Open main menu

UESPWiki β

ESO Mod:DAT File Format

Mod / Elder Scrolls Online: ESO Mod: File Formats

DAT files basically just contain a short header and then zero or more compressed files. They are found in a few places:

  • \game\client\
  • game0000.dat
  • \depot\
  • eso0000.dat to eso0215.dat
  • \vo_en\
  • esoaudioen0000.dat to esoaudioen0003.dat

For each of the three sets of files there is a single MNF file in the same directory with a matching name (game.mnf, eso.mnf, esoaudioen.mnf).


File FormatEdit

The overall DAT format is simply:

    [File Header (14 bytes)] 
    [0...N Compressed Files] 

File HeaderEdit

The DAT file header appears to be a fixed size of 14 (0x0E) bytes and contains a few fields (numbers in little endian):

    byte[4] MAGIC_WORD[4]     = "PES2"
    word    PES_VERSION       = 1 
    dword   Unknown2          = 0 /* seems to be 0x0 in all dat files */
    dword   OffsetToFirstFile = 0x0E /* always length of this header */

It is assumed that the last field is the offset to the first sub-file as all DATs have a value of 0x0000000E in this field.

Compressed FilesEdit

Directly following the header are 0 or more files either uncompressed or compressed with the zLib, Snappy, or Oodle formats.

OodleEdit

Oodle compression was introduced in update 25 and in MNF files having a version field of 3 or higher. Oodle compression can be done in addition to zLib or Snappy compression (Oodle decompression should always be done first). To recognize Oodle formats look for the following first two byte values:

  • 8C 06
  • 8C 0A
  • CC 06
  • CC 0A

To decompress Oodle data find the ""oo2core_8_win64.dll" file somewhere online and dynamically load it as follows (C++ code example):

    typedef int __stdcall OodleLZ_Compress_Func(uint fmt, byte* buffer, int bufferSize, byte* outputBuffer, int level, void* unused1, void* unused2, void* unused3);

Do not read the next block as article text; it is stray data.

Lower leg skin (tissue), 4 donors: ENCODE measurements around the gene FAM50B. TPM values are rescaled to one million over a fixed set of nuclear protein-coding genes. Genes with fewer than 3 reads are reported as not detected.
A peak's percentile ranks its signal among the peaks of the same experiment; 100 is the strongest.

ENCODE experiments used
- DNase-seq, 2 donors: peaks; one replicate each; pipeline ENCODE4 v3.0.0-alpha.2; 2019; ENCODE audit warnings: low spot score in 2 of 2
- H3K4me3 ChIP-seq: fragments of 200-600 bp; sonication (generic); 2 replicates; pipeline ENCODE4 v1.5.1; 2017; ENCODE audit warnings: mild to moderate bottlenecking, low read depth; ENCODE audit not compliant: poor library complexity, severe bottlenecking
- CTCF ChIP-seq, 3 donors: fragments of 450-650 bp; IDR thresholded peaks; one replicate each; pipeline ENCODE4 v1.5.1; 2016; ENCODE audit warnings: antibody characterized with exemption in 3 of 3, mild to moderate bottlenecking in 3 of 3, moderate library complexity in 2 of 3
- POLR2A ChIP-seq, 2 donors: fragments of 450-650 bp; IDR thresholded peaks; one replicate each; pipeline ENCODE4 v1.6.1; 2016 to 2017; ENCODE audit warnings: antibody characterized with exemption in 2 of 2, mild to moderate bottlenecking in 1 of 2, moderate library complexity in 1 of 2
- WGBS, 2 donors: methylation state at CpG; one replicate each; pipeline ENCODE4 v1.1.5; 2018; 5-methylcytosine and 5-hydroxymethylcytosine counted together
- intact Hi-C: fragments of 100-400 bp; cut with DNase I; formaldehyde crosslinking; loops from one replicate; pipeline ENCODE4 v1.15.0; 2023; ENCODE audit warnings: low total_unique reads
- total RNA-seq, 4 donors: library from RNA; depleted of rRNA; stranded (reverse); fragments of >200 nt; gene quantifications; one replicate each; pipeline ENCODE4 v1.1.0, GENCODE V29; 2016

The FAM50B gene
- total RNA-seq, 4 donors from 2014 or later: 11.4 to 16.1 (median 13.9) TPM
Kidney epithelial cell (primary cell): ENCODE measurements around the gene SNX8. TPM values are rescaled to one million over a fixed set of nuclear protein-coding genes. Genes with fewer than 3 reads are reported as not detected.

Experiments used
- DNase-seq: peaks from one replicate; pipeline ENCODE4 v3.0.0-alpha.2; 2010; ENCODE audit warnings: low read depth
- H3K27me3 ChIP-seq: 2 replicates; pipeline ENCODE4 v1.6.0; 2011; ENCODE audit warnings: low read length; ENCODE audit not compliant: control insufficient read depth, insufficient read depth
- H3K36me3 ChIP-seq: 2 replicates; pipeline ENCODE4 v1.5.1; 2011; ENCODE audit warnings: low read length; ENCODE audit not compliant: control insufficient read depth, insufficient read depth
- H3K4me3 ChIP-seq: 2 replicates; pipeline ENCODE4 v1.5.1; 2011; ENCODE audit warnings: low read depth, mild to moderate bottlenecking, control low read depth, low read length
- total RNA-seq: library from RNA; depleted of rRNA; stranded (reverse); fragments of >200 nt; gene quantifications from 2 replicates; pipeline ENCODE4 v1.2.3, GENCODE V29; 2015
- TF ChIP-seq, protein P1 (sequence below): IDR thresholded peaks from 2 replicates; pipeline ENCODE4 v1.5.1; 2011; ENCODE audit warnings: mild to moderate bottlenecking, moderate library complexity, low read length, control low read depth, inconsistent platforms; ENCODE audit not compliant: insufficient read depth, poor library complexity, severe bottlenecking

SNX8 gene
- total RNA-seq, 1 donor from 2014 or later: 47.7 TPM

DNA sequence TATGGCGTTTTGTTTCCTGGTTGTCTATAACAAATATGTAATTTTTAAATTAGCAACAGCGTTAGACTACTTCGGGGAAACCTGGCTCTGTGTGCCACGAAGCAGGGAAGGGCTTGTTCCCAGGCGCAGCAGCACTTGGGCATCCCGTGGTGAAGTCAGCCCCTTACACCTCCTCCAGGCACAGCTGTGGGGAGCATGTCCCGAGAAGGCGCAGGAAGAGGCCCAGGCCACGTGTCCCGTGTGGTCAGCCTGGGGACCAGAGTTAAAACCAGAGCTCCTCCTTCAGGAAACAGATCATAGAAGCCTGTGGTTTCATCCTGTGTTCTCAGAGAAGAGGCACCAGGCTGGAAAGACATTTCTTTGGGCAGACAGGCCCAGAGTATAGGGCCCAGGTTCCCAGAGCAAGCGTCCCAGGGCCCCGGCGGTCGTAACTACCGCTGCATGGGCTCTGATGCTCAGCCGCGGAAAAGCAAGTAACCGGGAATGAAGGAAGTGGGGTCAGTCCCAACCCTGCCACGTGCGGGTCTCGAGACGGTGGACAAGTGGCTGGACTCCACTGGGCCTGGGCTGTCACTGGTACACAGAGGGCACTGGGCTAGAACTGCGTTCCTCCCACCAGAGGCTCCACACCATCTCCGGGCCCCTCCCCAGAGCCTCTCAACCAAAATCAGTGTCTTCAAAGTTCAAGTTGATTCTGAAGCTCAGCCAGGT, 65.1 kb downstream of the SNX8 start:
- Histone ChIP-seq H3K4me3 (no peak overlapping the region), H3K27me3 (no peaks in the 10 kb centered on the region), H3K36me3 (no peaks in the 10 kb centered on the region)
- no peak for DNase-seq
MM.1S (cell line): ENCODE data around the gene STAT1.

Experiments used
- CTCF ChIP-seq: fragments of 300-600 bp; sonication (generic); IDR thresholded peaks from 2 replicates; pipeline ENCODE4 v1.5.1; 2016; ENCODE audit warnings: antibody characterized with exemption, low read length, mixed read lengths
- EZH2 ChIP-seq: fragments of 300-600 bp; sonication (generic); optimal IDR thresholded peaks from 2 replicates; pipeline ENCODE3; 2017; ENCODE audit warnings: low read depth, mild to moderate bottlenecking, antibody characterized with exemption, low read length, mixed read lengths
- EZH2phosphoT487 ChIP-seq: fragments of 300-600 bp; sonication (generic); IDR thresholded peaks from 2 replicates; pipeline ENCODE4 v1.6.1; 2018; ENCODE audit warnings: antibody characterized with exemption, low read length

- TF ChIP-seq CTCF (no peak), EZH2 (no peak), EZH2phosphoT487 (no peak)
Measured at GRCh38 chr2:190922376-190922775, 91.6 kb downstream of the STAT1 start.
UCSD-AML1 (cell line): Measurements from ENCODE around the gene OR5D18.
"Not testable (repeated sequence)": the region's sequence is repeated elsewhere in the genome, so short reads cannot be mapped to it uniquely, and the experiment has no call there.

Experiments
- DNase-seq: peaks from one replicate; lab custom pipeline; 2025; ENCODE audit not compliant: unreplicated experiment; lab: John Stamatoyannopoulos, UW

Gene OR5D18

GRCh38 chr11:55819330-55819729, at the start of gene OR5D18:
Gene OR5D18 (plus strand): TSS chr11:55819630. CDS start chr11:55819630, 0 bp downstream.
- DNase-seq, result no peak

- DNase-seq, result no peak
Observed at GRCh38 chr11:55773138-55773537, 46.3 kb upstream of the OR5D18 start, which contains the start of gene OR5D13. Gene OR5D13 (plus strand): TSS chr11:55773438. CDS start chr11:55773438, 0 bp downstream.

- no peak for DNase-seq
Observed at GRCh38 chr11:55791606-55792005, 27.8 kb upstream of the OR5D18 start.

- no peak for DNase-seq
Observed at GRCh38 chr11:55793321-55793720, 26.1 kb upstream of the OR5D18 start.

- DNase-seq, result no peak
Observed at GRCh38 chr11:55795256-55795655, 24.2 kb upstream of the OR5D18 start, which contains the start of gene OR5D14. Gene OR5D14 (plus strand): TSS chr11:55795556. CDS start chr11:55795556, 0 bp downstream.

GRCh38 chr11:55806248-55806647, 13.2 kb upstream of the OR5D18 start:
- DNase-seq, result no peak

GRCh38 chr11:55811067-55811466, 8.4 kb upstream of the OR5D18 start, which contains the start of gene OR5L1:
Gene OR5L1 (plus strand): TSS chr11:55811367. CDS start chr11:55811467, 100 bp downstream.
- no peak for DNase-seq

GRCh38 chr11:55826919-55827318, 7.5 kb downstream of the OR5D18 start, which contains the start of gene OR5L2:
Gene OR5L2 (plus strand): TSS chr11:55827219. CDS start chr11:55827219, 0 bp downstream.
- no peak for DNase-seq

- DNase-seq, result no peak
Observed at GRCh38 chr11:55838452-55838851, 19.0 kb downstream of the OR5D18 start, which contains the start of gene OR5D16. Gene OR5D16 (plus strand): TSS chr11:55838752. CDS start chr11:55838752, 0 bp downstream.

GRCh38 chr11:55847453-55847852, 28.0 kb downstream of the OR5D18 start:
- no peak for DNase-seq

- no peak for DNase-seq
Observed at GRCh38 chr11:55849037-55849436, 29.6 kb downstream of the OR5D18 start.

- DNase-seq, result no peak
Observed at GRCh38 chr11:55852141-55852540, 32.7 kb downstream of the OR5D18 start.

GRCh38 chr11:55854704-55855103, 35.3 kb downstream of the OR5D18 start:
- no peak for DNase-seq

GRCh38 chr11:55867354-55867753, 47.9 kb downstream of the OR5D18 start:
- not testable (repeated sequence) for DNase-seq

typedef int __stdcall OodleLZ_Decompress_Func(byte* buffer, int bufferSize, byte* outputBuffer, int outputBufferSize, int a, int b, int c, void* d, void* e, void* f, void* g, void* h, void* i, int threadModule);
    
    OodleLZ_Compress_Func*   g_OodleCompressFunc;
    OodleLZ_Decompress_Func* g_OodleDecompressFunc;
    
    HINSTANCE mod = LoadLibrary("oo2core_8_win64.dll");
    
    g_OodleCompressFunc   = (OodleLZ_Compress_Func   *) GetProcAddress(mod, "OodleLZ_Compress");
    g_OodleDecompressFunc = (OodleLZ_Decompress_Func *) GetProcAddress(mod, "OodleLZ_Decompress");
    
    byte* pOutputBuffer = new byte[UncompressedSize];
    int BytesDecompressed = g_OodleDecompressFunc(pCompressedData, CompressedSize, pOutputBuffer, UncompressedSize, 0, 0, 0, 0, 0, 0, 0, 0, 0, 3);

Note that the UncompressedSize must exactly match that used in the file or the data will fail to decompress (returns 0). This occurs in the first file from eso00000.dat in update 25 (uncompressed size stored in MNF is larger than the actual uncompressed size of the data.